I had a fitful time in the bag, conjuring images of a bear chomping down on my skull trying to get to the jerky concealed in the pack I’d been using as a pillow. I slept some, but not much. Temps were in the 20’s and I never could get the rest I was looking for. I got up with my alarm, diligent as ever to keep moving forward.  As I began the next long climb, my stomach started to sour. Eating anything created a nauseating feeling. Most ultra runners have experienced similar problems. Over the final 12 hours on the trail I consumed about 200 calories, not enough. I moved forward with a continually slowing pace as the sun was hesitant to rise over the steep walls to the East.

I did not want to quit on this trail. I felt I’d set out with the kind of intentions that would bring me all the way around the Lake in the face of all types of difficulty. How can I get tougher? That’s what I am thinking sitting here at home writing this a week and a half later. At the time, being tougher did not seem like an option. I was laid out on the side of the trail, my brain craving sleep that would not come, every small incline of 50 vertical feet took what felt like extraordinary effort to get up at any pace. Downhill was no better, hobbled by my early enthusiasm, not even jogging was possible any longer.  In my glycogen deficient, mentally damaged state I’d decided I’d never do anything like this again. No more long trail FKTs ever. I thought I was just not cut out for them, I didn’t have what it takes. There have been moments in many of the longer more difficult voyages I’ve been on  where I decide I am throwing in the towel, giving up running and all the dreams that go along with it. It’s as if my brain cannot handle it anymore and so it must give up entirely. I made my plodding way to highway 89, set down my pack and stuck out my thumb, I was done.

After a summer of competitive setbacks, arguably failures, you’d think it would be hard to consider doing it all over again but time is a funny thing, and memories are, or at least mine is, very short. The memories of the awful moments and hours dissipate every time, as if it were a given. I am waiting for the day when they stick around keeping me off the long trail. So far, that’s never happened, not even once. To me that is the best thing about running, especially very long distance running, it finds a way to bring you back no matter how low you get.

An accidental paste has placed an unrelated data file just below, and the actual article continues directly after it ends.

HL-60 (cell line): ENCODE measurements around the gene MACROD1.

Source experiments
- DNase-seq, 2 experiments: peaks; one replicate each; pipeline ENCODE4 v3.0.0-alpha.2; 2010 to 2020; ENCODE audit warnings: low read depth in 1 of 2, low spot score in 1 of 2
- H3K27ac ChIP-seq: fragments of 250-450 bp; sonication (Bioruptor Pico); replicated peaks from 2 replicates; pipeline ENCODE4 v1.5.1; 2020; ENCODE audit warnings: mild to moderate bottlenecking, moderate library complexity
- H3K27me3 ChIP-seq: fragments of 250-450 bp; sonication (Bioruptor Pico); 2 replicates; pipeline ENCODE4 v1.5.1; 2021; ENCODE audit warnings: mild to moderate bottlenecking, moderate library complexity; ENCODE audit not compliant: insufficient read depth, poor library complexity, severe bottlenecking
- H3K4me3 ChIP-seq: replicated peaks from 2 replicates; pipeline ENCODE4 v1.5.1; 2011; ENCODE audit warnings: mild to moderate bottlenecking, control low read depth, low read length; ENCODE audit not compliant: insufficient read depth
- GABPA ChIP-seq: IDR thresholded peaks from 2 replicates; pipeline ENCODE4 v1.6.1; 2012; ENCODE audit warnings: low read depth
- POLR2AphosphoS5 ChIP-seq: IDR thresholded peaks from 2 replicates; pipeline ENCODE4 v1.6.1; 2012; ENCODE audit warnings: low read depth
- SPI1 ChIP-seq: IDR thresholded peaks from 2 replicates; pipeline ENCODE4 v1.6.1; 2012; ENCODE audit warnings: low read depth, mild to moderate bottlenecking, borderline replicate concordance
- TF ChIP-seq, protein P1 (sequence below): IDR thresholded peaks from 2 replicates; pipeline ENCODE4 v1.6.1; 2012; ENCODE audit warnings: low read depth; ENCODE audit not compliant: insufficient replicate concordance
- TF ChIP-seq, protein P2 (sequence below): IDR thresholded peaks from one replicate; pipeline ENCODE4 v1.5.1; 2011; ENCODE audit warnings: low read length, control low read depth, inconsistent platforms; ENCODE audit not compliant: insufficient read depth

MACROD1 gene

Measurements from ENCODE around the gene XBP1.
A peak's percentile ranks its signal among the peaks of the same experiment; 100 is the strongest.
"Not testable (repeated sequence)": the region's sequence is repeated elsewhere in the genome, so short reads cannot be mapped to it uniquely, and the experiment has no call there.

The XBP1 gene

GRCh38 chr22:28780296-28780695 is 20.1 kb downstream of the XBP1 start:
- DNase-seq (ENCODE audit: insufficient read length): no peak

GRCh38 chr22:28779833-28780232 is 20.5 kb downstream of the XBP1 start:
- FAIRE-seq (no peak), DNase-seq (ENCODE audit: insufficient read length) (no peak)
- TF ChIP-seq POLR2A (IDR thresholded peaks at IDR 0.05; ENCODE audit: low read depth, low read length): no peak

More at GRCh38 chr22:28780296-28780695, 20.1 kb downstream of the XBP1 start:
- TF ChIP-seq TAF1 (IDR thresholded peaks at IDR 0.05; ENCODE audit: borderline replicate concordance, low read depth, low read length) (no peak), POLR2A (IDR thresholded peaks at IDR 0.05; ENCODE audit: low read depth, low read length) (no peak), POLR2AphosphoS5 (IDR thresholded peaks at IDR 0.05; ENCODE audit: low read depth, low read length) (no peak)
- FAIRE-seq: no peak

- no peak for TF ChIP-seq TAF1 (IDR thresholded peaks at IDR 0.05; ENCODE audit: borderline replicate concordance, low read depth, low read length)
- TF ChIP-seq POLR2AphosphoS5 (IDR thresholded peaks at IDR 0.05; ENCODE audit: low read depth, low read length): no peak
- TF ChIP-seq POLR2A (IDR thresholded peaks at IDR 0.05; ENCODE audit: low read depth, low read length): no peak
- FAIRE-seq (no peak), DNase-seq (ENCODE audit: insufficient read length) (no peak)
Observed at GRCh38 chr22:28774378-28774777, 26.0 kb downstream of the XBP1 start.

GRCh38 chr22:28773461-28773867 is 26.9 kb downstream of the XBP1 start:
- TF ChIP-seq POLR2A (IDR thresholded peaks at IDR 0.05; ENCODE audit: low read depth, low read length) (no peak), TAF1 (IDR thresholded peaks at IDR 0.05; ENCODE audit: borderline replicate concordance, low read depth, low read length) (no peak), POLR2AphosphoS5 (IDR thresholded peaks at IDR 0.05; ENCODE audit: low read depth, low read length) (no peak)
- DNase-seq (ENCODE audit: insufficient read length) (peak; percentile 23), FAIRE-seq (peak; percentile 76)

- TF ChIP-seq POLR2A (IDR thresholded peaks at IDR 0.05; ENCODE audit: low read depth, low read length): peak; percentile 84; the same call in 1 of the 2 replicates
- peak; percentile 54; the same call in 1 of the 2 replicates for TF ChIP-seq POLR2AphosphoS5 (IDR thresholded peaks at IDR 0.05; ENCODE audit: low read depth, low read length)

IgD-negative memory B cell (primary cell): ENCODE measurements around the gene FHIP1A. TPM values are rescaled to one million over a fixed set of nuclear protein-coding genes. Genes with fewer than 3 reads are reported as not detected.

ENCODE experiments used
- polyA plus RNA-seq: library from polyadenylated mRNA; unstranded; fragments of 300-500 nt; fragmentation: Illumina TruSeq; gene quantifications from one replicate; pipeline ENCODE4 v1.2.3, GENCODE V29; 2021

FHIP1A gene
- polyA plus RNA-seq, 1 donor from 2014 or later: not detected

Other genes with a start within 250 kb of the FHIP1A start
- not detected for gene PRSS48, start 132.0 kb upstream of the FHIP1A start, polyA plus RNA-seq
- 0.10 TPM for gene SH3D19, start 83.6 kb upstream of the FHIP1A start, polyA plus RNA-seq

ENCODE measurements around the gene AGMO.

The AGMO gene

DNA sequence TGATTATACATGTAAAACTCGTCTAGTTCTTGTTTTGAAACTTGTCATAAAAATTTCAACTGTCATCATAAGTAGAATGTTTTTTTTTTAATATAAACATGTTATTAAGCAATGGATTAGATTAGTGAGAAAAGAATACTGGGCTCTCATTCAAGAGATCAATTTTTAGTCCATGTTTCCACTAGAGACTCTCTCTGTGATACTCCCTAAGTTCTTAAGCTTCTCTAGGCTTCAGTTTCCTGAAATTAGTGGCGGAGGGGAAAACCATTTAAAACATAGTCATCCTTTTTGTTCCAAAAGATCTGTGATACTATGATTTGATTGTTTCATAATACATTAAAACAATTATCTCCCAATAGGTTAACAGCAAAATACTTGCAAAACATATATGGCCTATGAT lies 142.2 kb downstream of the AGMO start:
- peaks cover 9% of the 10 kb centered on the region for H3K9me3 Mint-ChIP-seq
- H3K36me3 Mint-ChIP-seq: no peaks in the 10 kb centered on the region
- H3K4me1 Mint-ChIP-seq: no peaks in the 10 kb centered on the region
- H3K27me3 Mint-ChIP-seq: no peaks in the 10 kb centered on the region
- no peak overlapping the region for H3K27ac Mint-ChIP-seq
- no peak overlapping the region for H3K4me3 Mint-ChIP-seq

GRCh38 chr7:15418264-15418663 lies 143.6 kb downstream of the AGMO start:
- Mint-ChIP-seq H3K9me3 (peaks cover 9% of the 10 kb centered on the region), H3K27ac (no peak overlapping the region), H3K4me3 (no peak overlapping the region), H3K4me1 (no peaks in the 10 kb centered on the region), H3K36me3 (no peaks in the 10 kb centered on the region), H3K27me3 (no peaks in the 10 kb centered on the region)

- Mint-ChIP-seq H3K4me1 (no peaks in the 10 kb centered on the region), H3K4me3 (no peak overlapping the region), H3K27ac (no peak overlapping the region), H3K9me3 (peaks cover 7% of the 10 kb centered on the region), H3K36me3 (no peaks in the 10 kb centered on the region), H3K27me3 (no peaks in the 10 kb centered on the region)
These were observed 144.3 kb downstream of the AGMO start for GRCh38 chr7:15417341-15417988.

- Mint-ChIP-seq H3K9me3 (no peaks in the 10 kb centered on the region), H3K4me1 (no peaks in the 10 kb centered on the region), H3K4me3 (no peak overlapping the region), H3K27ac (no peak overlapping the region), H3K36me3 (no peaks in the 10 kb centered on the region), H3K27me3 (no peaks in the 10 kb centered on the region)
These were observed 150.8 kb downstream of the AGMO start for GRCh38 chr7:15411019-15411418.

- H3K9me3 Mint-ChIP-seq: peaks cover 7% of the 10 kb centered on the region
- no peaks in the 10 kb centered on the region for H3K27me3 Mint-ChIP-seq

Sitting here in my kitchen, summer of 2017 fading into obscurity already, I am unreasonably excited, optimistic and hopeful for what I might do in coming years. Nothing great ever happened with ease, I think I’ve learned that lesson a few times over in my short life. So, no, I am not quitting the long trail, not quitting my FKT dreams. I don’t know that I’ll ever quit. It seems that if I were going to it would have already happened.  Soon snow will cover all the miles of trail in the high mountains, saving the promise of another season, dormant like the bear who never did get my jerky.

I’d like to take this last moment here to thank a few people and companies for their continued support over this year. My sponsors Gu Energy Labs and Drymax socks create fantastic products and are even better companies. Hoka One One has been a tremendous sponsor for me this year. They go above and beyond, are always excited and supportive of whatever I am doing next, and even with less than desirable outcomes I continue to feel like a valuable member of their team. I wore the Clifton 4s on the TRT which is smooth by trail standards. This 4th edition of the Clifton has been an amazing shoe thus far for me!

I want to thank the  athletes I coach who are all at least as supportive of me and my runs as I am of theirs. And you, reading this post, following along, I appreciate the thoughts, words and encouragement I get from you all along the way. 

Finally my wife and son are my constant companions and biggest supporters of all. Having them helps keep my focus forward continually working to be a better version of myself .